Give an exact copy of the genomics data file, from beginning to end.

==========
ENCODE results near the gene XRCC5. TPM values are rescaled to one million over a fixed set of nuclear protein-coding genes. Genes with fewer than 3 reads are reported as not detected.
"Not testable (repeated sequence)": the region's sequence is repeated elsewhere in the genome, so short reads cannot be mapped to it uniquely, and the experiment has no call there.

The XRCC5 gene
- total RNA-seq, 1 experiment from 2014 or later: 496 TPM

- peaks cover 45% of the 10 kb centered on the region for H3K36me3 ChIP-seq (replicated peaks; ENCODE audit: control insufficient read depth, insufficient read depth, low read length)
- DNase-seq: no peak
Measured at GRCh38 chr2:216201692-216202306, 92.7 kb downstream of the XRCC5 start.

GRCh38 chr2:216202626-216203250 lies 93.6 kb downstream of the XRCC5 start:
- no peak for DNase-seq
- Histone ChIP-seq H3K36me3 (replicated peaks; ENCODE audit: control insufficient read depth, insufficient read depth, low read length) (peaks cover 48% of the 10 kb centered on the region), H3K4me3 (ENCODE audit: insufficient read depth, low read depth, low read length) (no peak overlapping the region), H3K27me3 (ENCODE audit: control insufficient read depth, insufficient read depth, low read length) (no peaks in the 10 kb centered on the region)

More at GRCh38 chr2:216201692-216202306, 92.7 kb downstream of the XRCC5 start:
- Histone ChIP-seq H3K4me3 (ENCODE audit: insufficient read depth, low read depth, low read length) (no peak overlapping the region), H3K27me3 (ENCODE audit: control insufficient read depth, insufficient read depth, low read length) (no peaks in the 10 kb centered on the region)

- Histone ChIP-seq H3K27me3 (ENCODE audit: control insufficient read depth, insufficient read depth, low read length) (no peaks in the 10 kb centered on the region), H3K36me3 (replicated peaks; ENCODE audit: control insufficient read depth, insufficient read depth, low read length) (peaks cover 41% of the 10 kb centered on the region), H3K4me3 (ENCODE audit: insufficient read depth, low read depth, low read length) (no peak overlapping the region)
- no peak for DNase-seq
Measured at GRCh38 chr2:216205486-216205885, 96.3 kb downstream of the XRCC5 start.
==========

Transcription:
ENCODE results near the gene XRCC5. TPM values are rescaled to one million over a fixed set of nuclear protein-coding genes. Genes with fewer than 3 reads are reported as not detected.
"Not testable (repeated sequence)": the region's sequence is repeated elsewhere in the genome, so short reads cannot be mapped to it uniquely, and the experiment has no call there.

The XRCC5 gene
- total RNA-seq, 1 experiment from 2014 or later: 496 TPM

- peaks cover 45% of the 10 kb centered on the region for H3K36me3 ChIP-seq (replicated peaks; ENCODE audit: control insufficient read depth, insufficient read depth, low read length)
- DNase-seq: no peak
Measured at GRCh38 chr2:216201692-216202306, 92.7 kb downstream of the XRCC5 start.

GRCh38 chr2:216202626-216203250 lies 93.6 kb downstream of the XRCC5 start:
- no peak for DNase-seq
- Histone ChIP-seq H3K36me3 (replicated peaks; ENCODE audit: control insufficient read depth, insufficient read depth, low read length) (peaks cover 48% of the 10 kb centered on the region), H3K4me3 (ENCODE audit: insufficient read depth, low read depth, low read length) (no peak overlapping the region), H3K27me3 (ENCODE audit: control insufficient read depth, insufficient read depth, low read length) (no peaks in the 10 kb centered on the region)

More at GRCh38 chr2:216201692-216202306, 92.7 kb downstream of the XRCC5 start:
- Histone ChIP-seq H3K4me3 (ENCODE audit: insufficient read depth, low read depth, low read length) (no peak overlapping the region), H3K27me3 (ENCODE audit: control insufficient read depth, insufficient read depth, low read length) (no peaks in the 10 kb centered on the region)

- Histone ChIP-seq H3K27me3 (ENCODE audit: control insufficient read depth, insufficient read depth, low read length) (no peaks in the 10 kb centered on the region), H3K36me3 (replicated peaks; ENCODE audit: control insufficient read depth, insufficient read depth, low read length) (peaks cover 41% of the 10 kb centered on the region), H3K4me3 (ENCODE audit: insufficient read depth, low read depth, low read length) (no peak overlapping the region)
- no peak for DNase-seq
Measured at GRCh38 chr2:216205486-216205885, 96.3 kb downstream of the XRCC5 start.